Her Beauty Quest


I was asked to perform some spoken word at the Pearls of the World Fashion Show this evening. I realized none of my poetry is really girly-orientated… so I whipped this up on the city bus yesterday (trying to ignore the fact the woman next to me was reading every word I wrote over my shoulder the whole time). 

Her Beauty Quest

beauty quest

She spends her entire life seeking it

Searching, dreaming,

Paying all she has for it–

But she still hasn’t found it.

She can’t find it

By looking in the wrong place

Some misconceptions won’t let her move forward

Unless them she’d erase–



Me to tell you


They tell her.

They tell her

True beauty means she must

Look like that girl, that actress

Always compare herself to them

And always them to impress

Be as skinny as a twig

Change hair styles like a wig

Eyeshadow colors that gives off a look of bruised eyes

Seems ugly is the new beauty –  magazines can’t lie!

They tell her

She would be more kissable if she puffed up those lips

Practically grow claws on her fingertips

Be more successful with a little cleavage showing

Wear super short skirts even when it’s snowing–

When they told her such

She obeyed them, pretty much

She read up on every fashion news feed

Spent SO much money on cosmetics in greed

But so much time passes, and she sees no result

She still feels so insecure; could she be at fault?

Why wasn’t there improvement, even slight as sprinkles?

Nothing to show her efforts except, well– some early wrinkles

They told her to be beautiful

She must embark on this superficial beauty quest

But a wise man once said that physical beauty

Is merely a stepping stone to pass the real test

If she’d only say,

With an open heart everyday:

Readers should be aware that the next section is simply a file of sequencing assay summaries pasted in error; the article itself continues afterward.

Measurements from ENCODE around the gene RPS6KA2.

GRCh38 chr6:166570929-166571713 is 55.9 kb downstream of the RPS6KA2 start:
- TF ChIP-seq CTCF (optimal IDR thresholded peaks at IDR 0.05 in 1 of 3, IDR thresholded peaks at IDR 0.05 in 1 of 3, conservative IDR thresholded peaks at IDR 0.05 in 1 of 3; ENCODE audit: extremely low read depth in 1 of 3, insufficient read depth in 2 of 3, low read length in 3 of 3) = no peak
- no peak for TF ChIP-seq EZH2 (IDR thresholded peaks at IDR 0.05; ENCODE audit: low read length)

Oh Allah, as You have made my appearance beautiful, make my character beautiful.”

Now this begs the question:

How could you find something you don’t know you already have?

drop perfect

Physical beautiful will eventually pass

Unless it’s retained with good character in a tight grasp

So why would she want what fades

Without seeking also what lasts?

And she is beautiful now

If she would only allow

Herself to embark on a real beauty quest

To seek out the type that will outshine the rest…


Comes from confidence in herself

Because she knows Who’s got her back

Comes from a nurtured intellect

To keep her on the right track


Comes from eyes that see blessings

That shed tears when she repents from sinning

Comes from a heart that can empathize, and deeply feel

A heart that results in actions sincere, genuine and real


Comes from a tongue that speaks kindness

That won’t allow any filth to touch it like gossip

Comes with a wise spirit, from listening and acting right

With a sharp mind that won’t accept being manipulated without a fight

It comes from contemplation, self-knowledge and strong faith

BEAUTY comes in so many forms that all combine to create…

— YOU.




Sky-Falling Gold

*You know it’s exam time when you blog twice a day. Something about academic examinations increases my appetite to write… de-stressing? – I never understood it. That’s IT, Aya; I’m getting Noor to change my password for the next two weeks. Sorry Mr. WordPress, I just need some space.

IT IS ALMOST MID-APRIL, spring supposedly- and yet it has been snowing all day today and tomorrow probably. Many Montreal folks are annoyed, because, well… snow, rain or anything wet falling from the sky is generally looked down upon as a bad and inconvenient thing. But what if we looked at falling water as falling gold?

Narrated Sahel Ibn Sa’ad (RA): that the Messenger of Allah (SAW) said:

‘Two will not be rejected: Supplication when the Adhan (call of prayer) is being called, and at the time of the rain’. [Abu Dawud & ibn Majah]